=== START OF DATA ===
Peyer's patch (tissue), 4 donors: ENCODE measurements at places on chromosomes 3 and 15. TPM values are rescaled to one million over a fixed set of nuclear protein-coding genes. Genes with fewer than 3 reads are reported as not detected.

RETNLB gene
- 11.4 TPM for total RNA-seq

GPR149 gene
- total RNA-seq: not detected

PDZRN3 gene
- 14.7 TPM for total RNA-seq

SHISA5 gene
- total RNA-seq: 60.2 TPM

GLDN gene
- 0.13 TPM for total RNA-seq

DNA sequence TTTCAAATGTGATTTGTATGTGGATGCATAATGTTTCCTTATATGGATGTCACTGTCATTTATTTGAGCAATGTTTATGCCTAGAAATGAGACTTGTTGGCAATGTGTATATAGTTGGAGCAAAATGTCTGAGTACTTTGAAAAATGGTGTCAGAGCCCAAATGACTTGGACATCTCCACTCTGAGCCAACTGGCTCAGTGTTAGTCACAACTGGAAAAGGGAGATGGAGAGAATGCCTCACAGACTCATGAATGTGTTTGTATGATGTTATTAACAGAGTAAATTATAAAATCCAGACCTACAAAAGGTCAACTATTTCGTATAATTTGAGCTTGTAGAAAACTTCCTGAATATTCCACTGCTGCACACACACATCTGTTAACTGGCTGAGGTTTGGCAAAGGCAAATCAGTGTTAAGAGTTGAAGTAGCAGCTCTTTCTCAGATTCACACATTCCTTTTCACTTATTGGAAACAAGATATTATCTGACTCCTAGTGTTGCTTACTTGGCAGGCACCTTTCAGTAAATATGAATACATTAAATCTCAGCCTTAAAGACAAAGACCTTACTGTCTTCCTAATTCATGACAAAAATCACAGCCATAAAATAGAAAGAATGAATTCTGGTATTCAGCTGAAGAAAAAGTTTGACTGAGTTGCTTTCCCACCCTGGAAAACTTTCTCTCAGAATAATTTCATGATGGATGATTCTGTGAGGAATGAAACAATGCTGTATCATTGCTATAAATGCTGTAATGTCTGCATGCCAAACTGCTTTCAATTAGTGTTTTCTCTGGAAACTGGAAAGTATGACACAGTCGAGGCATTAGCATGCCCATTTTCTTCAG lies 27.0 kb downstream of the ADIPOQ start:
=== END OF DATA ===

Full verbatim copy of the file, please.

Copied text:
Peyer's patch (tissue), 4 donors: ENCODE measurements at places on chromosomes 3 and 15. TPM values are rescaled to one million over a fixed set of nuclear protein-coding genes. Genes with fewer than 3 reads are reported as not detected.

RETNLB gene
- 11.4 TPM for total RNA-seq

GPR149 gene
- total RNA-seq: not detected

PDZRN3 gene
- 14.7 TPM for total RNA-seq

SHISA5 gene
- total RNA-seq: 60.2 TPM

GLDN gene
- 0.13 TPM for total RNA-seq

DNA sequence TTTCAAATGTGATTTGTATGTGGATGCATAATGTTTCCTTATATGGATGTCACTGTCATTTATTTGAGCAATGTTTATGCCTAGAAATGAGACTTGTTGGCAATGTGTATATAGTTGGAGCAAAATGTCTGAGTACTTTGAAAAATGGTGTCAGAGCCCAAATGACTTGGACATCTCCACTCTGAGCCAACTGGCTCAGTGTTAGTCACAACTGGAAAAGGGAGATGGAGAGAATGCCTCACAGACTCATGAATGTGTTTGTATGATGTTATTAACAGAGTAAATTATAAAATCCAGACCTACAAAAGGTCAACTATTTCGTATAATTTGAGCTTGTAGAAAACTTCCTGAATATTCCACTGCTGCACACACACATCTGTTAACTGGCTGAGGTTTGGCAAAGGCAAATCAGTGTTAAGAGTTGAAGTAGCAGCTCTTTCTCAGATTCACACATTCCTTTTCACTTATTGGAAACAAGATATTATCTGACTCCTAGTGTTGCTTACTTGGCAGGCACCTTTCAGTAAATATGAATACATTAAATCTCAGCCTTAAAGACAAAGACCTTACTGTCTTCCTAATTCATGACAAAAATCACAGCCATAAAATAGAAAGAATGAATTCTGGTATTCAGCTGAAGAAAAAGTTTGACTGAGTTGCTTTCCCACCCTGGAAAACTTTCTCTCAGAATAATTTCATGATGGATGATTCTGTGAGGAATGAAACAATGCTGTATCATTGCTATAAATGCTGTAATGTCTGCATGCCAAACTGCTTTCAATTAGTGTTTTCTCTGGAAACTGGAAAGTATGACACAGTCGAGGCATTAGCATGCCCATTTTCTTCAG lies 27.0 kb downstream of the ADIPOQ start: